Addressing the limitations associated with the rarity of clear cell renal cell carcinoma (ccRCC), challenges in sample accrual, limited post-treatment samples, and complex immunotherapy strategies requires a multi-faceted approach. Collaborative research efforts can be instrumental, as they allow for the pooling of resources, samples, and data from multiple research institutions or centers that specialize in ccRCC. Additionally, collaborating with patient registries and advocacy groups focused on ccRCC can help identify potential participants and access existing datasets, thereby providing a larger and more diverse study cohort. To overcome the challenge of small sample sizes, longitudinal studies can also be considered. These studies involve following patients over an extended period, which can lead to the collection of more post-treatment samples over time, ultimately enhancing the statistical power of the research. In these prospective studies, patients receiving specific immunotherapy regimens are enrolled and monitored from the outset, which can reduce the complexity introduced by different treatment histories and increase the homogeneity of the study population. Additionally, computational modeling and simulation studies can complement empirical research by exploring the potential effects of different treatment strategies and outcomes under varying conditions. This can also allow us to investigate the complex immunological interactions associated with different immunotherapy approaches, where the use of additional in vitro or animal models may be considered. Where the sample size allows it, patient stratification based on specific criteria, such as treatment history or genetic markers, can help mitigate the variability introduced by different treatment approaches.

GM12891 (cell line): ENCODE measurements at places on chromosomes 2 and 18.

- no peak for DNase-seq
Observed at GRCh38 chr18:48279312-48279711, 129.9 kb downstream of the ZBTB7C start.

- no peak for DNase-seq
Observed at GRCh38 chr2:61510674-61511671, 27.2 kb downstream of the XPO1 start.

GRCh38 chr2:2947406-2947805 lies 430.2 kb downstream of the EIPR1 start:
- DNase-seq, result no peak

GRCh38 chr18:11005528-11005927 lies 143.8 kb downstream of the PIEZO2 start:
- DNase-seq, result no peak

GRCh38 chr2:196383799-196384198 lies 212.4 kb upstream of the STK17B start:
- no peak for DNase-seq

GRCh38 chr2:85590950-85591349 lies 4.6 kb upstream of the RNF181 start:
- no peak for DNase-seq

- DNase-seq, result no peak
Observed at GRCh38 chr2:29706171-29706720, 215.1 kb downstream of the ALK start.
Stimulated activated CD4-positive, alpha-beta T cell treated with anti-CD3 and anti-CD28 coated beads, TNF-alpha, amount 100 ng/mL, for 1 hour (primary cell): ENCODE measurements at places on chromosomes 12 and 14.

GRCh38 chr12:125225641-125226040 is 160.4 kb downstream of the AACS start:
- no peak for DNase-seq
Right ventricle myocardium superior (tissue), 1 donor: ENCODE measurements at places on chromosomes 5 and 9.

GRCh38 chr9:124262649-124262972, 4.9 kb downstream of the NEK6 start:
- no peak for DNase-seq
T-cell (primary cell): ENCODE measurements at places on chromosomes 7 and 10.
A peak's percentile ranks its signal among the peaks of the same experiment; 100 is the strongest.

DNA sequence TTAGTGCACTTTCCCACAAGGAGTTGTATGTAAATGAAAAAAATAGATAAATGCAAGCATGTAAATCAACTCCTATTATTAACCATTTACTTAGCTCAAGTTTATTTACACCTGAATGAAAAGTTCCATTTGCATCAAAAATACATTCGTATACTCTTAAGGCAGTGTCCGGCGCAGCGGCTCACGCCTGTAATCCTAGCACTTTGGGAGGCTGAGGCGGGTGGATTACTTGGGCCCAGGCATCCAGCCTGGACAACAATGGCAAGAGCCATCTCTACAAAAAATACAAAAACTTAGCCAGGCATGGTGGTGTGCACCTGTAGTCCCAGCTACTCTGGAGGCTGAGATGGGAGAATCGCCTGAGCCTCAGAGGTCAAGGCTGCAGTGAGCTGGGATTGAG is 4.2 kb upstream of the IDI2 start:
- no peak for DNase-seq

Regardless of these constraints, this study validates and expands current knowledge on the impact of immunotherapy in ccRCC and whether we can safely predict patient response, even though not all immunological mechanisms can be effortlessly explained. The baseline predictive biomarkers highlighted within were detected by easily accessible and non-invasive blood draws, giving clinicians a possibly fast and consistent way to assess patient response to selected regiments. By relying on routine blood tests, healthcare practitioners can swiftly ascertain whether the immunotherapy is yielding the desired effect, enabling timely adjustments to optimize patient outcomes and paving the way for enhanced patient care and personalized treatment strategies. The importance of identifying the right marker to support clinical decision-making in RCC goes beyond the potential (predictive) impact on treatment outcomes and carries economic repercussions as well. This is why, across cancer care, studies underline the importance of careful evaluation of both their clinical utility and their cost-effectiveness before wide-spread adoption in routine clinical practice [86]. The discussion is not new—the call to assess the impact on cost of care of introducing predictive biomarkers has been intensifying over the past decade [87]. Still, there is very poor literature on the matter. This is mainly due to the limited research horizon, which focuses on the clinical and cost impact of a treatment after its selection and fails to combine the probabilities to choose that treatment upfront, which may be affected using a biomarker. This results in a fragmentation of the evaluation of the cost-effectiveness impact of a biomarker on the total patient pathway and disallows a much-needed holistic approach to inform decision-making, including reimbursement.